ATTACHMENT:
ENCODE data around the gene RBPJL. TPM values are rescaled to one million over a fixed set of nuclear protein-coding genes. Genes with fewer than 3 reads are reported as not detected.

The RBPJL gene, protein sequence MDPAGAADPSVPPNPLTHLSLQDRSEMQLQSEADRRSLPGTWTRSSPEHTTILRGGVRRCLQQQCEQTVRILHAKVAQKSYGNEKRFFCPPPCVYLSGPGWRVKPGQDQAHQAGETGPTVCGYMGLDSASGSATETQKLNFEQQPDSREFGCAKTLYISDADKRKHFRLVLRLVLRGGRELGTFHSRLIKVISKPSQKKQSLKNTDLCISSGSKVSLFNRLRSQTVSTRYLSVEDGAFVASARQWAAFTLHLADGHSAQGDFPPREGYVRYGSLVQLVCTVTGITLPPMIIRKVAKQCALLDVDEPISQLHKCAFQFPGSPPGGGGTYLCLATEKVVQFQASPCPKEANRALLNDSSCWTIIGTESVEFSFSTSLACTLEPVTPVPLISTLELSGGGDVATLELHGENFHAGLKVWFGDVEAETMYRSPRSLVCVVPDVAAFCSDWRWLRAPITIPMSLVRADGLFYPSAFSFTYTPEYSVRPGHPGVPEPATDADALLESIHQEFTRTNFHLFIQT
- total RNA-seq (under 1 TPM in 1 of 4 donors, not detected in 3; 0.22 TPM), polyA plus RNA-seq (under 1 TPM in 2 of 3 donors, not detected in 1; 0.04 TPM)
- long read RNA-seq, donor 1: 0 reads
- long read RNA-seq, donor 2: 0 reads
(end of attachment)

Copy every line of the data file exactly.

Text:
ENCODE data around the gene RBPJL. TPM values are rescaled to one million over a fixed set of nuclear protein-coding genes. Genes with fewer than 3 reads are reported as not detected.

The RBPJL gene, protein sequence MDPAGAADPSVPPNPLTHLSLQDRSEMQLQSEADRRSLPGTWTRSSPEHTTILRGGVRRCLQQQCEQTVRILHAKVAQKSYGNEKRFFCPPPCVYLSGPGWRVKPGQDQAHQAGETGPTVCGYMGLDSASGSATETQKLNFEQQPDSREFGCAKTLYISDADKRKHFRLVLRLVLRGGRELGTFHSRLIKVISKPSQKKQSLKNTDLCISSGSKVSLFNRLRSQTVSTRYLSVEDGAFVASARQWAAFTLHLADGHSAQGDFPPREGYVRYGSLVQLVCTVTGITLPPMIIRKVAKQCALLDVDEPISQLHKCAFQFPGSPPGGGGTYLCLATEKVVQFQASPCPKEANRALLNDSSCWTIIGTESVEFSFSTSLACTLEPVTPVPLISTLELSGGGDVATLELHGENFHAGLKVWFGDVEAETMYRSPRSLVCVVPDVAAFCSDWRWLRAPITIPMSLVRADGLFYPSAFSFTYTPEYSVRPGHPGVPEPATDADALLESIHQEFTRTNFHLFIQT
- total RNA-seq (under 1 TPM in 1 of 4 donors, not detected in 3; 0.22 TPM), polyA plus RNA-seq (under 1 TPM in 2 of 3 donors, not detected in 1; 0.04 TPM)
- long read RNA-seq, donor 1: 0 reads
- long read RNA-seq, donor 2: 0 reads